2. ^ "Communication". FC Porto (in Portuguese) (Published by Portuguese Securities Market Commission (CMVM)). 4 July 2000. Retrieved 11 November 2010. 
  3. ^ "Sporting – Sociedade de Futebol, SAD, announces the hiring of a player". Sporting CP (in Portuguese) (Published by Portuguese Securities Market Commission (CMVM)). 21 August 2001. Retrieved 11 November 2010. 
  4. ^ http://www.sporting.pt/incscp/pdf/investor_relations/ir_comunicado_200103.pdf
  5. ^ http://www.zerozero.pt/jogador.php?id=1293&epoca_id=131
  6. ^ a b "Deco and Jardel granted Portuguese citizenship". WorldSoccerNews.com. 14 February 2003. Retrieved 5 March 2008. 
  7. ^ "Sporting – Sociedade Desportiva de Futebol, SAD, announces rescindment of contract with player Mário Jardel". Sporting CP (in Portuguese) (Published by Portuguese Securities Market Commission). 14 August 2003. Retrieved 9 November 2010. 
  8. ^ "Sporting – Sociedade Desportiva de Futebol, SAD, announces rescindment of contract with the player informa Mário Jardel (Rectification)". Sporting CP (in Portuguese) (Published by Portuguese Securities Market Commission). 14 August 2003. Retrieved 9 November 2010. 
  9. ^ "Sporting – Sociedade Desportiva de Futebol, SAD, announces rescindment of contract with the player informa Mário Jardel (Rectification)". Sporting CP (in Portuguese) (Published by Portuguese Securities Market Commission). 18 August 2003. Retrieved 9 November 2010. 
  10. ^ "Bolton 3–1 Walsall". BBC. 24 September 2003. Retrieved 3 November 2009. 
  11. ^ "Bolton stun Liverpool". BBC. 3 December 2003. Retrieved 3 November 2009. 
  12. ^ http://www.calciobidoni.it/bidoni/jardel.html
  13. ^ "Jardel Leaves Wanderers". Bolton Wanderers FC. 13 August 2004. Retrieved 9 November 2010.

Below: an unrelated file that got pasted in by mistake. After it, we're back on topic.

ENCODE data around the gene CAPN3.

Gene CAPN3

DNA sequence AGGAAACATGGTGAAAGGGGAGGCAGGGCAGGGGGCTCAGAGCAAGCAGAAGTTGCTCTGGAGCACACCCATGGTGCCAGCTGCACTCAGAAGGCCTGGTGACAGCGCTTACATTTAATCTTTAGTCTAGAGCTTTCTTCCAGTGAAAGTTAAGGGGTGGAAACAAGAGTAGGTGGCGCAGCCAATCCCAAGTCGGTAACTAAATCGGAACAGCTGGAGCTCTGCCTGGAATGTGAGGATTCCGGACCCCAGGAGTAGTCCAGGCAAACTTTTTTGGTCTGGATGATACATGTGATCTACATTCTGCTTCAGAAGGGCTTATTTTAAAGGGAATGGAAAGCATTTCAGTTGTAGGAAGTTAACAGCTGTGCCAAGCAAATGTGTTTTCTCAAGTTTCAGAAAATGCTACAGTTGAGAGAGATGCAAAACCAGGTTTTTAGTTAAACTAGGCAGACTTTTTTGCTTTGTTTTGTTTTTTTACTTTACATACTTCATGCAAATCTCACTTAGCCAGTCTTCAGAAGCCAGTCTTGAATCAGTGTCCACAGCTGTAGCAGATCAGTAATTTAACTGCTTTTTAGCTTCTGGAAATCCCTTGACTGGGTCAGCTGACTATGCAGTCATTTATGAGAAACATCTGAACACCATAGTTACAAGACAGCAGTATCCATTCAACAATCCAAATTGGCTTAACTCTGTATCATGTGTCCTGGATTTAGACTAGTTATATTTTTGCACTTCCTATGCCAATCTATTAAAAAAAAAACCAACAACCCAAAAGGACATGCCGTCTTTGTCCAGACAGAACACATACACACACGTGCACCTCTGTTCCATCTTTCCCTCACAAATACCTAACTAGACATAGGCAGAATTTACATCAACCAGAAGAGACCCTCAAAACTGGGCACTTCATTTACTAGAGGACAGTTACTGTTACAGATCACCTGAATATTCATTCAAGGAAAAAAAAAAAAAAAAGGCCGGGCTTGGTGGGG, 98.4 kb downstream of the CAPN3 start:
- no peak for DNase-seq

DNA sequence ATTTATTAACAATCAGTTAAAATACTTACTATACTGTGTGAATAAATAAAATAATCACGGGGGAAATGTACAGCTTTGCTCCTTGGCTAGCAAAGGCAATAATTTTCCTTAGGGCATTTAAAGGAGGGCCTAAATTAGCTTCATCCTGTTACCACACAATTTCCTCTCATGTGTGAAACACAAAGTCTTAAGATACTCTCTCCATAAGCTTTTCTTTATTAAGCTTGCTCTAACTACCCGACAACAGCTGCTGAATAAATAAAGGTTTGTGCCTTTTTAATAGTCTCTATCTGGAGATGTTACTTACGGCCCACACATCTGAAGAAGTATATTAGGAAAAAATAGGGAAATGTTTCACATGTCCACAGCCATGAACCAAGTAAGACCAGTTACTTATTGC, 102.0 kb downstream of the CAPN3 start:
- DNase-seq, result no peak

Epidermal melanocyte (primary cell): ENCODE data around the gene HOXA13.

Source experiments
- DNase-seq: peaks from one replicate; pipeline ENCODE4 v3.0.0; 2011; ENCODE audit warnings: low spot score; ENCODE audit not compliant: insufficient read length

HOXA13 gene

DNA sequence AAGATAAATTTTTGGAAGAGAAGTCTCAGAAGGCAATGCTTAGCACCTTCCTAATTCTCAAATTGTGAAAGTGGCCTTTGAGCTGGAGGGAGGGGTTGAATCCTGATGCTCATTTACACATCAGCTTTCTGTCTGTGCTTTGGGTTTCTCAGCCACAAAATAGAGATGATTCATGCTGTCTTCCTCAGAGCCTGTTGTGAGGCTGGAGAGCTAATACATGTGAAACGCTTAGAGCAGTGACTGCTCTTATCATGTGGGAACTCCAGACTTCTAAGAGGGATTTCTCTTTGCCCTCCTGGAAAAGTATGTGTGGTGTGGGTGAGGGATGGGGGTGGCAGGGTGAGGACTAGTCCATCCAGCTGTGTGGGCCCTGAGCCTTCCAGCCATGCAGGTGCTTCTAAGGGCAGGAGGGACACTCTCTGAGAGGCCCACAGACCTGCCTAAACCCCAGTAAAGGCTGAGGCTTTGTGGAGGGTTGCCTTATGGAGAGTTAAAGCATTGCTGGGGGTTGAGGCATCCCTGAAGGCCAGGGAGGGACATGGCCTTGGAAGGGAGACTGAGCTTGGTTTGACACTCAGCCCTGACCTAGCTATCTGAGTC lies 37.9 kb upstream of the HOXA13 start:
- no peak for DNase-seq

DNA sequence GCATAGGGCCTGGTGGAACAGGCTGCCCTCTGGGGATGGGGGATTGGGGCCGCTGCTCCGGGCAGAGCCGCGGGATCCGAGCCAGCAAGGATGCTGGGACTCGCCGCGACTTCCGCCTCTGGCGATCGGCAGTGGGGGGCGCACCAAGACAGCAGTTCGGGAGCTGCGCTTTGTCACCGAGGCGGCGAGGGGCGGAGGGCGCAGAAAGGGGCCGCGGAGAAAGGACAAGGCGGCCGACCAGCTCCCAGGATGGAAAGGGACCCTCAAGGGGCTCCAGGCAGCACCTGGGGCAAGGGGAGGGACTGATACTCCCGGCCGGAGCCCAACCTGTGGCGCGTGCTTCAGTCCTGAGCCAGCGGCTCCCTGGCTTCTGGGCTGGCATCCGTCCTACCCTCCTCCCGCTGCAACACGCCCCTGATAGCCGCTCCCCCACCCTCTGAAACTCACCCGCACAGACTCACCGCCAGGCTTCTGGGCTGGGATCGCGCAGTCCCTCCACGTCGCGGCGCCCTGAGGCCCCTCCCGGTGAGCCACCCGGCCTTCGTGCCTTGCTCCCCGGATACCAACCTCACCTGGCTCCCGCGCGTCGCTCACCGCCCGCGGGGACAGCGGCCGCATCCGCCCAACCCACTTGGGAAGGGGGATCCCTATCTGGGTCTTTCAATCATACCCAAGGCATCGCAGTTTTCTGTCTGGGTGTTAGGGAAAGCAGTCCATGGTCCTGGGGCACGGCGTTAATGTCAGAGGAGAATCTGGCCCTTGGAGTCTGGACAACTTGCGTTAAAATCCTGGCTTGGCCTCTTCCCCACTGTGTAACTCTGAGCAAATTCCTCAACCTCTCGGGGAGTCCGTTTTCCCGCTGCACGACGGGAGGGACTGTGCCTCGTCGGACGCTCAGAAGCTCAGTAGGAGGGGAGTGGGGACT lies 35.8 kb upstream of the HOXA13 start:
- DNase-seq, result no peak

14. ^ "Jardel leaves Bolton". BBC Sport. 13 August 2004. Retrieved 9 November 2010. 
  15. ^ "BOLETIM INFORMATIVO DIÁRIO ELETRÔNICO (BID-E)RELAÇÃO PELA DATA 19/09/2005". CBF (in Portuguese). 19 September 2005. Retrieved 9 November 2010. 
  16. ^ http://m.espn.go.com/soccer/story?storyId=374002&wjb=
  17. ^ Valentine, Renee (3 August 2007). "Jets expecting super Mario". The Herald. p. 72. Retrieved 13 September 2007. [dead link]
  18. ^ Gardiner, James (13 August 2007). "Brazilian 'big unit' will fit right in; Nogarotto says new signing will shape up". The Herald. p. 28. 
  19. ^ Taylor, John (27 August 2007). "Jardel still in hangar". The Daily Telegraph (UK). Retrieved 13 September 2007. 
  20. ^ Taylor, John (4 September 2007). "Jardel still a tourist". Fox Sports. Retrieved 13 September 2007. 
  21. ^ Ormond, Aidan (13 September 2007). "Jardel Set To Make His Debut". Australian FourFourTwo. Retrieved 13 September 2007. 
  22. ^ "Newcastle V Adelaide – 15 September 2007". Football Federation Australia. 15 September 2007. Retrieved 17 September 2007. 
  23. ^ Taylor, John (30 October 2007). "Newcastle not ready to give up on Brazilian Mario". The Daily Telegraph (UK). Retrieved 7 November 2007. 
  24. ^ Cockerill, Michael (2 November 2007). "Con's old style autocracy the wind beneath Jets' wings". The Sydney Morning Herald. Retrieved 7 November 2007. 
  25. ^ Ritson, Jon (3 November 2007). "Hi-Ho Sydney and the Loan Danger". Australian FourFourTwo. Retrieved 7 November 2007. 
  26. ^ a b "Criciúma acerta com Jardel" (in Portuguese). Futebol SC. 29 June 2008. Retrieved 29 June 2008. 
  27. ^ http://www.record.pt/noticia.aspx?id=a1c2cc19-c9ee-4f0a-9815-a0631e2eda3f&idCanal=00000044-0000-0000-0000-000000000044
  28. ^ "Jardel assina pelo Flamengo..." (in Portugues). Esporte Brasil. 22 January 2010. Retrieved 22 January 2010. 
  29. ^ "Черно море привлича Марио Жардел" (in Bulgarian). Gong.bg. 27 June 2010. Retrieved 27 June 2010. 
  30. ^ "Cherno More snap up Jardel". Uefa.com. 28 June 2010. Retrieved 28 June 2010. 
  31. ^ Mário Jardel signed a one year contract with the Sailors (in Bulgarian) 28 June 2010 Retrieved 28 June 2010.
  32. ^ http://www.fifa.com/tournaments/archive/tournament=104/edition=191252/matches/match=30912/report.html FIFA World Youth Championship Australia 1993 Norway – Brazil Report
  33. ^ http://www.hep.lu.se/staff/smirnova//archive/rep96.html#RuBr Reports 1996 Russia – Brazil

External links[edit]